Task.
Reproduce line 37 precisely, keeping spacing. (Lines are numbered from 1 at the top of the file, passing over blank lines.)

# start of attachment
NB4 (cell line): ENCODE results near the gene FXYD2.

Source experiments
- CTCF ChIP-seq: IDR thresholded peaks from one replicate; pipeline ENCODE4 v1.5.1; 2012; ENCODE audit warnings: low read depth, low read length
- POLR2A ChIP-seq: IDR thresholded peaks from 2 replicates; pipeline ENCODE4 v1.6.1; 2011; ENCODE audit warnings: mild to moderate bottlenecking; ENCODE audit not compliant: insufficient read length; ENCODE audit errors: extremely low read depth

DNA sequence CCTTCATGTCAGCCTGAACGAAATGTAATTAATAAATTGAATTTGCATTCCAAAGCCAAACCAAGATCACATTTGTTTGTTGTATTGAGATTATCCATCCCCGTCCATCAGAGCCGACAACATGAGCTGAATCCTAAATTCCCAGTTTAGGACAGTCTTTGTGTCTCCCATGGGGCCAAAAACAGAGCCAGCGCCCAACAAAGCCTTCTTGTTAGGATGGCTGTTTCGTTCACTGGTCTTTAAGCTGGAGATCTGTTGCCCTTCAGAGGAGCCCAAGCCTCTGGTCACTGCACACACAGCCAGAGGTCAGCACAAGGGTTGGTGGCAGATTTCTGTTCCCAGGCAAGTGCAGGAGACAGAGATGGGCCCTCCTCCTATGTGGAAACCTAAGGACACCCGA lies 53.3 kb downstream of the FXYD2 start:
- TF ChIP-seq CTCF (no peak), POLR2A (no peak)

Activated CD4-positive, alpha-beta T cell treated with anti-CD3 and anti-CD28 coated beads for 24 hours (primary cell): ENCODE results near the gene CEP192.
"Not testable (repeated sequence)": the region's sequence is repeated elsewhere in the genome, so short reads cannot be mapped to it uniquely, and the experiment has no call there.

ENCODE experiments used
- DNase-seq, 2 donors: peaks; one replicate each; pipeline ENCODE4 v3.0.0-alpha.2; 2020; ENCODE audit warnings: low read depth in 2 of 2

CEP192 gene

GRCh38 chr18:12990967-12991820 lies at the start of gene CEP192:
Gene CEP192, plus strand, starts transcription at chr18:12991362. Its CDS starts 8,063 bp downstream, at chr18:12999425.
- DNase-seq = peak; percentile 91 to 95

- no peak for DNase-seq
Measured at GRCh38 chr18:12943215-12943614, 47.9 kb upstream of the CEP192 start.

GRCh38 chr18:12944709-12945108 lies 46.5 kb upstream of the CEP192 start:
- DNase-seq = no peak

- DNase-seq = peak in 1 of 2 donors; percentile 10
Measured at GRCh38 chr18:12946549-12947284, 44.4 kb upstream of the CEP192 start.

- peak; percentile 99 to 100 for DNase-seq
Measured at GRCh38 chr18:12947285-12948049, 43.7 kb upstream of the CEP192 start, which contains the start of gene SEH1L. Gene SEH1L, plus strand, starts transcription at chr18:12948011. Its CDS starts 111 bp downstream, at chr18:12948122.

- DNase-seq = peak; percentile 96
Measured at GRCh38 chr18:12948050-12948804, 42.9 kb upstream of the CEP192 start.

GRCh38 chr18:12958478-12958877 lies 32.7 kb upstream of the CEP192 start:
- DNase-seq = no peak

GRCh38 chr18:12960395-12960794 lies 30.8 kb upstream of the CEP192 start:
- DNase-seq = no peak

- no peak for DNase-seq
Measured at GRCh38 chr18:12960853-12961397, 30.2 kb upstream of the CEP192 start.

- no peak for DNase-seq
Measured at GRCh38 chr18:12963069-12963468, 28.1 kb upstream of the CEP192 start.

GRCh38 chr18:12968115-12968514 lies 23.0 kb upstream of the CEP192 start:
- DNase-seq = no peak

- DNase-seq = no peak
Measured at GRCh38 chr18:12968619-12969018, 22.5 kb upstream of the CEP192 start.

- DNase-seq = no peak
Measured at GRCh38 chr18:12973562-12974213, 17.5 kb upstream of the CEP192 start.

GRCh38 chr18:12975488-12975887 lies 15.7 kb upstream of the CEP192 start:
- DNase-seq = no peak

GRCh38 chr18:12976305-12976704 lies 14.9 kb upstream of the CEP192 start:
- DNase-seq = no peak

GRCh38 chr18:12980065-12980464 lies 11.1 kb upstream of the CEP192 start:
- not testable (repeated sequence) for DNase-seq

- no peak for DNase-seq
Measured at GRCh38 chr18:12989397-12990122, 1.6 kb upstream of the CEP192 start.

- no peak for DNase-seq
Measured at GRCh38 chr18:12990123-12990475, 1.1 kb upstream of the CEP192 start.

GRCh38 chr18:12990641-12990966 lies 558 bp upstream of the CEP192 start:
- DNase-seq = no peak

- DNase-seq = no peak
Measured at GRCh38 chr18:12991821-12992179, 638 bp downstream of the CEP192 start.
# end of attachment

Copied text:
- DNase-seq = no peak